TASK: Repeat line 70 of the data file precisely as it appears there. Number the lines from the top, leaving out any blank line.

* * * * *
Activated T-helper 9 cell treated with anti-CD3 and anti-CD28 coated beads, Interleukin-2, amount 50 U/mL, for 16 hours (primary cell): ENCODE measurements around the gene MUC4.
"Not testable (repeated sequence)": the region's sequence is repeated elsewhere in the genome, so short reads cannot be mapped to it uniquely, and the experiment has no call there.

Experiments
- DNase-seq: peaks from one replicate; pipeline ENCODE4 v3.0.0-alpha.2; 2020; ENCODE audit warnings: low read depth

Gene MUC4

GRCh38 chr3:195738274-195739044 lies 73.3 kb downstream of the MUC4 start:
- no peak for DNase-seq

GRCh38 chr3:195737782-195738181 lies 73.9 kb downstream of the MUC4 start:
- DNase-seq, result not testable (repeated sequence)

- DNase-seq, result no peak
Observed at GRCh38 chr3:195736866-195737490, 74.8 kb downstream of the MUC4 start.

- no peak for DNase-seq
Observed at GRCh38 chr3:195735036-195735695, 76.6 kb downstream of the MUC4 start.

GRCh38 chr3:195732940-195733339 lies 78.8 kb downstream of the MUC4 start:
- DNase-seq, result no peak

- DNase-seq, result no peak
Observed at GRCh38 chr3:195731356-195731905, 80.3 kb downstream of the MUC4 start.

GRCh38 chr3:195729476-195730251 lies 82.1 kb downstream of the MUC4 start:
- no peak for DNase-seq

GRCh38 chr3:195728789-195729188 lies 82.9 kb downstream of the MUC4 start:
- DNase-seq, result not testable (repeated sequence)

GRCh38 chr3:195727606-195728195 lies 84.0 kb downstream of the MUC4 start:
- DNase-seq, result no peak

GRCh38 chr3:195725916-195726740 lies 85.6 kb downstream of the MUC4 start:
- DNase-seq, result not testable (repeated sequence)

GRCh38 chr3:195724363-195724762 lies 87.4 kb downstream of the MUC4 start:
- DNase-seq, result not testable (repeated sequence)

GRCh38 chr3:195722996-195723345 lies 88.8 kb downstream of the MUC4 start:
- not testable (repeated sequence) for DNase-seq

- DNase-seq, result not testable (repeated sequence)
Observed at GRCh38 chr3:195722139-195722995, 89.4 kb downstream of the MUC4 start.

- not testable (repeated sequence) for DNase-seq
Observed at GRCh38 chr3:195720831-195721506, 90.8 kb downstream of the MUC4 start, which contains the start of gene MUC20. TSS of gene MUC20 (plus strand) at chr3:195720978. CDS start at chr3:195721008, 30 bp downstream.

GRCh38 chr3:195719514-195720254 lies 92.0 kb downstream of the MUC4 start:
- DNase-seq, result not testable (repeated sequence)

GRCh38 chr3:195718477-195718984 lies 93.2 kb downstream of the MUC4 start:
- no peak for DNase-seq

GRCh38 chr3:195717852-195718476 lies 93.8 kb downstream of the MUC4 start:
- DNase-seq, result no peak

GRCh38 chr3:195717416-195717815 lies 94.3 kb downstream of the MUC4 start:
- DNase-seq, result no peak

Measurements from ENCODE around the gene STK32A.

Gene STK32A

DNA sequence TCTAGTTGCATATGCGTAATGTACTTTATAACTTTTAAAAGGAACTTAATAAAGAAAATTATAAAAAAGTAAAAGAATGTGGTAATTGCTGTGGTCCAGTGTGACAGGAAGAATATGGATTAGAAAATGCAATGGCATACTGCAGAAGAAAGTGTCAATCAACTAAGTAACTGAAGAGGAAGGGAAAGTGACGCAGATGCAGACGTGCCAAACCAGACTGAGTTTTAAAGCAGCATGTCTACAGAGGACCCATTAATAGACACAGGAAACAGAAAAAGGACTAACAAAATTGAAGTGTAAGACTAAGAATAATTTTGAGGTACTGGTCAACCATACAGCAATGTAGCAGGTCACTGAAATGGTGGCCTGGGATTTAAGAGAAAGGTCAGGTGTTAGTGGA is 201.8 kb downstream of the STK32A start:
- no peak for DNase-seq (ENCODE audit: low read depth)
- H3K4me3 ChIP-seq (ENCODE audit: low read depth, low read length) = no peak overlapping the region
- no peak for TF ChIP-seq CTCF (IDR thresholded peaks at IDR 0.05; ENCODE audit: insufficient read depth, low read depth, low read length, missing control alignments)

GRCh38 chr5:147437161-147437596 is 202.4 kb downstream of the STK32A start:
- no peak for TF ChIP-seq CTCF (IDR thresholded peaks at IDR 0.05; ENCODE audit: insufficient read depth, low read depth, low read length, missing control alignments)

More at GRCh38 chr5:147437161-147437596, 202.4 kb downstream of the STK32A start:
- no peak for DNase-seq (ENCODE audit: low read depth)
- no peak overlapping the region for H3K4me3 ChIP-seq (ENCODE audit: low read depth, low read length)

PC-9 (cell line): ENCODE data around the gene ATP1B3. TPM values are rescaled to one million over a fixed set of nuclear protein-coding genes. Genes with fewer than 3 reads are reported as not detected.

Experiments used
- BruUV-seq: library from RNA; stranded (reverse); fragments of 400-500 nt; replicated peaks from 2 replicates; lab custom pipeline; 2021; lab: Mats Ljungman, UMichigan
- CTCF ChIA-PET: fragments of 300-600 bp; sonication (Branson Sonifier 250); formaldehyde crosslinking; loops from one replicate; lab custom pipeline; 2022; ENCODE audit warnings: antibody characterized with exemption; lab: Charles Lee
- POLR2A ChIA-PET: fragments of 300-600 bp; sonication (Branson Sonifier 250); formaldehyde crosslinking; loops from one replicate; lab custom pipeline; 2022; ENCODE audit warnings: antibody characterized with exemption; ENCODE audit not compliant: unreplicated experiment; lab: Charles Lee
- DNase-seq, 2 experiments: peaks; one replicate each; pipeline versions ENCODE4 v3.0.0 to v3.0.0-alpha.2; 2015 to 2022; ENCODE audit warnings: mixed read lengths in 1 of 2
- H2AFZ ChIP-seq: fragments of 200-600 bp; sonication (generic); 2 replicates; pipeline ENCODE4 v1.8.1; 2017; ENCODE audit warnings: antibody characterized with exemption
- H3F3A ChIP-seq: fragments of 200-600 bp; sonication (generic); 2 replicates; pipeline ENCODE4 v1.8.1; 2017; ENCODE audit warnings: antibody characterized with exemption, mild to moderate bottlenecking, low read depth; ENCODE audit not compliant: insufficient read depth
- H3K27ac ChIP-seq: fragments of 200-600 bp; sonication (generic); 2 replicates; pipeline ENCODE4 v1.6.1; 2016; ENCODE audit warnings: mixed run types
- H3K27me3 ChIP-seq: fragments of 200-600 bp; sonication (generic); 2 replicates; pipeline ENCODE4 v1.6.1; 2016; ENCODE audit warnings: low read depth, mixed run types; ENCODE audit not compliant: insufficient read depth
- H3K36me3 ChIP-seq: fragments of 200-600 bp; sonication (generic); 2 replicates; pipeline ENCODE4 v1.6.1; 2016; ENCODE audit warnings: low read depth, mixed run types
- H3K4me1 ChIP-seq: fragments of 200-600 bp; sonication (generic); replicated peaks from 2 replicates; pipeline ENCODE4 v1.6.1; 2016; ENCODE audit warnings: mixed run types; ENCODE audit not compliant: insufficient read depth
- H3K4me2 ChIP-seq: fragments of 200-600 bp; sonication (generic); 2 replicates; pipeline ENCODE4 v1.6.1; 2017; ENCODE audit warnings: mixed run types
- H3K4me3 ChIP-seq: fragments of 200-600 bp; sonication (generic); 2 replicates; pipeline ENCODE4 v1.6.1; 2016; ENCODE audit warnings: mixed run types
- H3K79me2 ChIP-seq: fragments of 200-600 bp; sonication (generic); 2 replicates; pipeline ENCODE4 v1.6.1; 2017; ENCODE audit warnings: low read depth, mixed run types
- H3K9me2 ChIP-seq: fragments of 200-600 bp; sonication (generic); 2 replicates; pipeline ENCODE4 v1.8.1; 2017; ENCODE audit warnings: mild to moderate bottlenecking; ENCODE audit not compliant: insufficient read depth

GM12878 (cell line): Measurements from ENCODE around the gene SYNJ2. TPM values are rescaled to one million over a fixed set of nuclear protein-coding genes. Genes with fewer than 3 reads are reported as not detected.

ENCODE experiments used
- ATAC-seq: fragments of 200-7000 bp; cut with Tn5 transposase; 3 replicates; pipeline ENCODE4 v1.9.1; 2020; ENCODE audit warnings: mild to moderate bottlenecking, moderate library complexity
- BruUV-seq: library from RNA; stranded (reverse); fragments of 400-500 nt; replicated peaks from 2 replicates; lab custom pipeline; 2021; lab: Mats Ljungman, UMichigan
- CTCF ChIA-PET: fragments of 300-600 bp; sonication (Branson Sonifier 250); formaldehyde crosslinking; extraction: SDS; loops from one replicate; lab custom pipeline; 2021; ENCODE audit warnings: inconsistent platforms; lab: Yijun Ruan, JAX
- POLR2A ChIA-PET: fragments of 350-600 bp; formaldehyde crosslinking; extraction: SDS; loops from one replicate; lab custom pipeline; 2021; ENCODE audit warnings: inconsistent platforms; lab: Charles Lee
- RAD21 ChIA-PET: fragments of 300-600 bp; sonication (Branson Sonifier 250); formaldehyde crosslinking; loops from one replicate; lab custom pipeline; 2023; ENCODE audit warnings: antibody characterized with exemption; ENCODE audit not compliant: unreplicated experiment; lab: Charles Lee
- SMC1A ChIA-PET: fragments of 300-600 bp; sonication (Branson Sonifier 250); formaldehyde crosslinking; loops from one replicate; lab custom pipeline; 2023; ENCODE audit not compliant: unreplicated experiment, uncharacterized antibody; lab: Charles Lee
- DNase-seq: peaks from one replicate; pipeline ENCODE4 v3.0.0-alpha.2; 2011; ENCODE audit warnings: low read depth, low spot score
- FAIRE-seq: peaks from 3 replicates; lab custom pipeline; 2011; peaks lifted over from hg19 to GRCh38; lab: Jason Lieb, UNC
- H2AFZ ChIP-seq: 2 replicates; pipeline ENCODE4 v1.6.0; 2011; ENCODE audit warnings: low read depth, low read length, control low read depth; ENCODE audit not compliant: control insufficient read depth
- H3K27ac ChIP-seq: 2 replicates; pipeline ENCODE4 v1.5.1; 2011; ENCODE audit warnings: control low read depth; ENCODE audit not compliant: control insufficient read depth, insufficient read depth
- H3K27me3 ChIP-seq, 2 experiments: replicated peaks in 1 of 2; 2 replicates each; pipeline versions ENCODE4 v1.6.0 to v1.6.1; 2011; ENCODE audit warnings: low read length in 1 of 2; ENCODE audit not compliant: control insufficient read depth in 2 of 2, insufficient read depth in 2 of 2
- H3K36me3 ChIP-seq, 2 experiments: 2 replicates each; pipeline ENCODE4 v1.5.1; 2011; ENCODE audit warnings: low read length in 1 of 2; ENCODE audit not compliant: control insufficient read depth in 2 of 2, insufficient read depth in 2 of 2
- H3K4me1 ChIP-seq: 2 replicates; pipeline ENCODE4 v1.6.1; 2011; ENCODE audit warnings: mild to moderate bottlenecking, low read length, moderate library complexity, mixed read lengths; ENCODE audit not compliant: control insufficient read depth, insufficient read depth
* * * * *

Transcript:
ENCODE experiments used